Module Information

Module Identifier
Module Title
Classical Drama and Myth
Academic Year
Semester 1
Reading List
Other Staff

Course Delivery



Assessment Type Assessment length / details Proportion
Semester Assessment Essay Assignment  3000 Words  100%
Supplementary Assessment Resubmit Essay Assignment  3000 Words  100%

Learning Outcomes

1. Demonstrate a critical understanding of the generic, historical and cultural contexts of the texts studied on the module.

2. Demonstrate an ability to analyse the texts coherently in terms of the appropriate critical approaches offered on the module.

3. Produce informed and well-argued written work that seeks to discuss the texts with reference to their generic, historical and/or cultural contexts and relevant theoretical and/or other debates.

4. Demonstrate a critical understanding of the themes, forms and contexts of classical literature.

5. Work effectively as part of a team to communicate knowledge and understanding of your subject.

Brief description

This module will be of special interest to students of English and Creative Writing and also to others interested in classical drama and mythology. The texts studied include Classical Greek Tragedy and Classical Mythology. The emphasis will be on the importance of fate, the role of the dysfunctional family in Greek myth and drama, Utopian and Dystopian myths and the major mythological themes of creation, society and death.


This module will lead on from the first year Greek and Roman Epic and Drama module.
A previous knowledge of the Classics is not required.


Week one

Lecture 1 Athens and its Drama – a particular time and place
Lecture 2 Myth and drama in Athens
Seminar 1: Introduction to the course – discussion of context and background: Restrictions and possibilities within the theatre
Seminar 2: Gender in drama and the city, focusing on Aeschylus’ Agamemnon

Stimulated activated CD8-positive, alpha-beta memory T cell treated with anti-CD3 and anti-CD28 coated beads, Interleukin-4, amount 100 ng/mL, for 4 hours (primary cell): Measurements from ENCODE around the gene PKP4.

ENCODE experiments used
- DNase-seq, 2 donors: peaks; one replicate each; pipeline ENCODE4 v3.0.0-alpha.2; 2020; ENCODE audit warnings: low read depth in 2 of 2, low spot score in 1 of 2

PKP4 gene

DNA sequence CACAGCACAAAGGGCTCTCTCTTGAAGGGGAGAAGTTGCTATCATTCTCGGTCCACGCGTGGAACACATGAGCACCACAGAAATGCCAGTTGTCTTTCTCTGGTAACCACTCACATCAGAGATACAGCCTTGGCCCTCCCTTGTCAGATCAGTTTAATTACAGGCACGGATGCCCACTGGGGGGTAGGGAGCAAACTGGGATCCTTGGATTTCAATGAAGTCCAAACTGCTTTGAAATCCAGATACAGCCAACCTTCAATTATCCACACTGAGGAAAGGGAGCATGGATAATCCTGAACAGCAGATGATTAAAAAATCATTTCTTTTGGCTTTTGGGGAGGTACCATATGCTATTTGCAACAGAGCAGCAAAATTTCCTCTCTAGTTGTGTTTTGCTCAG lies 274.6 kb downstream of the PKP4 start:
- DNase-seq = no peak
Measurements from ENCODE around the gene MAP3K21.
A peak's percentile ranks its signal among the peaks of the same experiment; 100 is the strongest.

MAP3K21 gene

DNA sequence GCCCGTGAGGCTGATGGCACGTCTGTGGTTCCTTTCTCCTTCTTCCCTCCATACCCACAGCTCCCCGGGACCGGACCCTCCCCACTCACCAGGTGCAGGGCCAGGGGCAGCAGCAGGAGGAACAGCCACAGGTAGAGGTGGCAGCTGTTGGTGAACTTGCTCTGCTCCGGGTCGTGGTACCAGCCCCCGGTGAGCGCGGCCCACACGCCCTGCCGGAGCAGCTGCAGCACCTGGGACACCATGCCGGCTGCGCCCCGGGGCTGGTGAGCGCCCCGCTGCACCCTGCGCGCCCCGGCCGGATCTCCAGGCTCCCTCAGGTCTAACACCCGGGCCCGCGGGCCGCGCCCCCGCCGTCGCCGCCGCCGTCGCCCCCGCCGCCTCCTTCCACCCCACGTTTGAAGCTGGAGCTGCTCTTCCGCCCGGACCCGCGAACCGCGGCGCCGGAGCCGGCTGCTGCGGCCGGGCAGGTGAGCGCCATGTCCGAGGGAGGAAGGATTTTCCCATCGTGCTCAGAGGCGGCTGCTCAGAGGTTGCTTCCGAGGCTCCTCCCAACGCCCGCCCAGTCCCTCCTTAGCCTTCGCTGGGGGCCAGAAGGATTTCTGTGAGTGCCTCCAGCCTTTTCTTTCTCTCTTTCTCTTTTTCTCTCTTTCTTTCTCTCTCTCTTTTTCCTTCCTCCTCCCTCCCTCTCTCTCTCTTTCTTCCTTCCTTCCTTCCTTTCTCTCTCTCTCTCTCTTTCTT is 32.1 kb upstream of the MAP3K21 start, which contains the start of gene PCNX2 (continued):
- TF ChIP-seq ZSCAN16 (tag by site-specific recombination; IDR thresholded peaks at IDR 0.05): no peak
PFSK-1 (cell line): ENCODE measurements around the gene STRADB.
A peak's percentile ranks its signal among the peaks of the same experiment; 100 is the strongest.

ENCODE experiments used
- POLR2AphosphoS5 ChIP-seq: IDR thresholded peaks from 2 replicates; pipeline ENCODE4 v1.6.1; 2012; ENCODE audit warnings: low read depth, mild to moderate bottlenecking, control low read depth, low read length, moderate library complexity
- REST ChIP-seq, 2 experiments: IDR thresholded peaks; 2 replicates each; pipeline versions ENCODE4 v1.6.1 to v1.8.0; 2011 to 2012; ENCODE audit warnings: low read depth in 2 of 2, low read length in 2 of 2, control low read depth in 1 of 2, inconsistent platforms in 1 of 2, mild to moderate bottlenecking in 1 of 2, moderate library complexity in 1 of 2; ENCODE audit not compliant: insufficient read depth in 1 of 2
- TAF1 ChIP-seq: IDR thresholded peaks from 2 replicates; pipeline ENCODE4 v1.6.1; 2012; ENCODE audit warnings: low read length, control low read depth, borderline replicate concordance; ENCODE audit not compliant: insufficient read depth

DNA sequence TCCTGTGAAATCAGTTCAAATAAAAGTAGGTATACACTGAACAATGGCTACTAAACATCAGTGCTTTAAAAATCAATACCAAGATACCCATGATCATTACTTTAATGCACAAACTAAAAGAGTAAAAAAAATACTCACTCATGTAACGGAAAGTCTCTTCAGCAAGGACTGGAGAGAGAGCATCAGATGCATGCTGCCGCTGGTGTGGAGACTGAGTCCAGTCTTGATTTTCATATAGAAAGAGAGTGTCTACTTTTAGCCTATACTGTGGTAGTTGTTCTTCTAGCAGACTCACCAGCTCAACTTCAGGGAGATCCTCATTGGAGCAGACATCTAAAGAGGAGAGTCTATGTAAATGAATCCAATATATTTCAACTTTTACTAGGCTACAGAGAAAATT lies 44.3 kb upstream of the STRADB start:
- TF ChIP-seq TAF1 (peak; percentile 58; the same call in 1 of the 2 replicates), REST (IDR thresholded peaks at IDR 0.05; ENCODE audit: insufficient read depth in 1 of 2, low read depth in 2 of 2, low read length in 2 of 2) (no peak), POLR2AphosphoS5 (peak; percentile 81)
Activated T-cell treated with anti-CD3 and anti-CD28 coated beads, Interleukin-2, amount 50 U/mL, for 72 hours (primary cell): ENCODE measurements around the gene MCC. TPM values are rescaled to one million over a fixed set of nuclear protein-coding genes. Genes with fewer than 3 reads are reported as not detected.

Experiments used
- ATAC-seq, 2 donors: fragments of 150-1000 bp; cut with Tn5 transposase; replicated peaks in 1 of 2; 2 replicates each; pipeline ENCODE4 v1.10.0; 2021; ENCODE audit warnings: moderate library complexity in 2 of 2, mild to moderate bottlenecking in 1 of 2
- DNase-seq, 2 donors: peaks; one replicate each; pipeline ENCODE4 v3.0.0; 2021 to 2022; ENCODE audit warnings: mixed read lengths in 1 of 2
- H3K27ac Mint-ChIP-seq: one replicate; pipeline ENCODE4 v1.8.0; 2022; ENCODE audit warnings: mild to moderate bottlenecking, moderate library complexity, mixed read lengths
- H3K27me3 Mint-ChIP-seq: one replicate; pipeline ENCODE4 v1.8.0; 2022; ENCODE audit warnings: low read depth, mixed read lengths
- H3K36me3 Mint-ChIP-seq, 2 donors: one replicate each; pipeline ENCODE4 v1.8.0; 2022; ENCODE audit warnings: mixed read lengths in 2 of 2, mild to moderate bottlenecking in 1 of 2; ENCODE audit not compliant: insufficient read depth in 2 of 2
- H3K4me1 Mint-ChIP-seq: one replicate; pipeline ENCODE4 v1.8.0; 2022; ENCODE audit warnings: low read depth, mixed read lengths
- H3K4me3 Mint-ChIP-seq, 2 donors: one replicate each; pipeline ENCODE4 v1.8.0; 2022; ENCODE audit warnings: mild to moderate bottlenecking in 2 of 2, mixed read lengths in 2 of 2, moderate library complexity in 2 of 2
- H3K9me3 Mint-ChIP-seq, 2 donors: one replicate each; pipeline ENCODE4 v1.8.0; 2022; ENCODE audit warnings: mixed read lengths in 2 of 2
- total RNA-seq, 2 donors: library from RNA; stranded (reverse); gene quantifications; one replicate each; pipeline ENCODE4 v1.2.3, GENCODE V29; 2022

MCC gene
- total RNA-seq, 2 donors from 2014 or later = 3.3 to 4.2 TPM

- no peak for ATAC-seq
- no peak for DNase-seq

Week Two
Lecture3 Sophocles Oedipus Tyrannous – the inexorability of fate.
Lecture 4 Sophocles Antigone.
Seminar three Oedipus Tyrannus – Sophocles and the city
Seminar 4: Antigone –obligations to family and city.

Week three

Lecture 5: Euripides’ Bacchae – the irresistible power of the divine
Lecture 6 The meaning of myth with reference to the Bacchae.
Seminar 5:The Iphigenia in Tauris and the Iphigenia in Aulis– women as creators of their own destiny or political victims
Seminar 6 Essay workshop and interpretation of myth

Week Four
Lecture 7Creation Myths (i) - biomorphic
Lecture 8 Creation Myths (ii) – technomorphic
Seminar. 7 Creation of man and of woman; including the figure of Prometheus.
Seminar 8. Atlantis and Golden Age myths

Week Five
Lecture 8 Myths of the afterlife
Lecture 9.Myths of the afterlife 2
Seminar 9 Plato’s Myths of the afterlife
Seminar 10 Essay discussion and workshop

Module Skills

Skills Type Skills details
Application of Number N/A
Communication Written: sustain an argument for written work. Listen effectively and make coherent oral contributions to seminars.
Improving own Learning and Performance Through independent reading and research.
Information Technology Use of digital resources for research and PowerPoint for presentations.
Personal Development and Career planning Develop critical self-reflection and through the development of transferable communication and research skills.
Problem solving Evaluate the strengths and weaknesses of bodies of ideas and critical arguments pertaining to classic literature, including identity formation, trauma and the role of narrators; Construct a rational argument to a critical problem; undertake critical or evaluative work.
Research skills Understand a range of research methods. Plan and carry out an analytical piece of writing. Produce suitably academically referenced and structured work.
Subject Specific Skills Detailed critical/theoretical analysis of literary texts and evaluation of broad intellectual concepts.
Team work Play an active part in seminar groups.


This module is at CQFW Level 5